I must tell a little circumstance that happened. The hog that we drove with us from Ohio, would go to the marsh near the trail, as a large lot of Indians were passing with dogs, I heard the hog squeal. I saw that it was the Indians coming I took my rifle and ran to where the dog was. The dog had the hog by the hind parts and I then shot at the dog. He left the hog and ran after the Indians. I followed as far as I could, got to the creek before the Indians crossed. I had a canoe to cross in and I jumped into it and followed after the dog. I followed after the dog pounded the dog with a paddle until I thought he was dead, then returned to the shore then took up my rifle which laid on the ground turned the breech, raised it up before the big Indian, looked him straight in the eye; I tried to look as savage as I could. The Indian stood, looked amazed, never as much as winked, then I pretend call down pointing to the canoe told them to march across the creek, they passed on and after a few days they returned from their hunt. Every dog had a bridle on their noses tied together. I had no more trouble with dogs that season. After that the Indians were quite friendly, appeared to be glad to meet me and shake hands. Then the Indians were friendly, but when they had whiskey they were troublesom. A man by the name of Hatch had a shanty on or near the river for the purpose of trading with the Indians, kept whiskey for the Indians. I will mention one more circumstance which happened while I was absent from home; one night a parcel of drunken Indians came to our house in the latter part of the night. They came into the house when the family were all in bed, which frightened my wife. She got out of bed, dressed in a hurry, went to where the Indians were. They pretended to warm themselves. She told them as well as she could to clear out but they refused. There was one amongst them that appeared to be more sober than the rest. My wife motioned to him to clear them out. She then took up the fire shovel intending to drive them out, then they began to depart. She gave them a brand of fire, told them to build a fire out of doors. By that time the children were frightened. After reading this to my wife she told me it was not quite right, as she heard the Indians coming sometime before they got to the house. Got Leonard up and tried to fasten the door but could not fasten it before they got in. I shall not say much more about the Indians.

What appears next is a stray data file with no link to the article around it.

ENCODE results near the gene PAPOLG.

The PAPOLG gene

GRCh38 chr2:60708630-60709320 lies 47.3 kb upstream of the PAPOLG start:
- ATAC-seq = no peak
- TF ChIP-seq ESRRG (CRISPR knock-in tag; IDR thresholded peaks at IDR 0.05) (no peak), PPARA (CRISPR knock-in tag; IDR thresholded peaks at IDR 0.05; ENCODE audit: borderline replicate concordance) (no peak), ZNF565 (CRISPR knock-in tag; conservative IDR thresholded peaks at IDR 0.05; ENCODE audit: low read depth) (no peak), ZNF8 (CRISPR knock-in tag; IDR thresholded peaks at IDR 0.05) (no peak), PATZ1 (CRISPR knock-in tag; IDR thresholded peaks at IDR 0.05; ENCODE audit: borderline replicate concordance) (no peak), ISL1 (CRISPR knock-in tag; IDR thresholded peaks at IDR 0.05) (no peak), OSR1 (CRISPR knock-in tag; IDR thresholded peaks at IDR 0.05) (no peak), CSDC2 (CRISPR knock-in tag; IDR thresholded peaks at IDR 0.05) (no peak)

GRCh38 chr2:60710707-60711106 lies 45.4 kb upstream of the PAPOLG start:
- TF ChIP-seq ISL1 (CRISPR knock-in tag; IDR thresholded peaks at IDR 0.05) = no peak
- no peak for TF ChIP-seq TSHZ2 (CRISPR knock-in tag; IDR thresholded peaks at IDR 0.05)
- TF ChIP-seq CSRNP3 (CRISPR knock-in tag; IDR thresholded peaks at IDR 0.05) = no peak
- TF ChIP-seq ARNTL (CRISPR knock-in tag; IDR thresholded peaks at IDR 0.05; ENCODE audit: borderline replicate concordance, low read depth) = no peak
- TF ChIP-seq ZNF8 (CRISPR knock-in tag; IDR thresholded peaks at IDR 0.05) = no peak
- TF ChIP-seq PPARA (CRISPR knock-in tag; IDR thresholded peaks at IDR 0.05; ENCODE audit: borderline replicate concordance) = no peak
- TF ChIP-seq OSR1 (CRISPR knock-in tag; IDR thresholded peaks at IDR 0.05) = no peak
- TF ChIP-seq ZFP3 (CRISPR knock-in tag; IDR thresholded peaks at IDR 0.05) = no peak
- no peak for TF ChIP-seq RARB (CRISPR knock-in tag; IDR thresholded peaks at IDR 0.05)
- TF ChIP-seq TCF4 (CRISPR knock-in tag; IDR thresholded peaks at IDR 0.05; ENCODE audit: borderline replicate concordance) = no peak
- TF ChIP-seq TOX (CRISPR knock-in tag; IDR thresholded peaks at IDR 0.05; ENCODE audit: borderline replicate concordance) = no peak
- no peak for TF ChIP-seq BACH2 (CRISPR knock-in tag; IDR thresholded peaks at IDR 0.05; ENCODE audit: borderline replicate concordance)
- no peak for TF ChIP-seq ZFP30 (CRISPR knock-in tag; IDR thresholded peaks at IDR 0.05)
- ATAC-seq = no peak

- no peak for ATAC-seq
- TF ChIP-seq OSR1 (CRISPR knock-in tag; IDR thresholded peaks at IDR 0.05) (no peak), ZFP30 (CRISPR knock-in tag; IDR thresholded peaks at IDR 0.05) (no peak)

Only a short time after this they killed my breeding sow which I considered worth forty dollars at that time. At that time the government paid the Indians for their reserved claims. I threw in my claim for the hog. I was allowed eighteen dollars for it. Now I will return to some other affairs.

The next season after coming to Michigan we had to go to Coldwater to get blacksmithing done for the mill, there was a blacksmith just moved in on the east end of the prairie by the name of Bingham; to get there had to go to Hog Creek on the Chicago road, then to Coldwater had to go south and an ox team would take two days, to go and back.

About this time there was a great cry about the lauk war. There was a company of militia formed, a draft to be made; it happened that brother George and the mill wright, by the name of Kirke were both drafted. They had to start immediately to meet the Indians that were expected to go through Michigan to destroy all the inhabitants. Those behind thought best to build a fort, we had a meeting, for that purpose, agreed to build a picket fence to be twelve feet about the ground to plough and take the trees to build a breastwork inside breast high. I was chosen to select the pickets and help load, when commenced hauling we worked hard for a few days, I had to leave my family at home. We did not feel much alarmed. Some of the inhabitants of the county left, went to Detroit, after a few days news came that the Indians were stopped, did not come as far as Chicago. Then we gave up building the fort. Then we returned to our business, then in a few years we began to think of building roads, to get out. The inhabitants began to flock in, from all directions. The township was not organized the first few years. The township was combined with Leonidas, did the business as one township.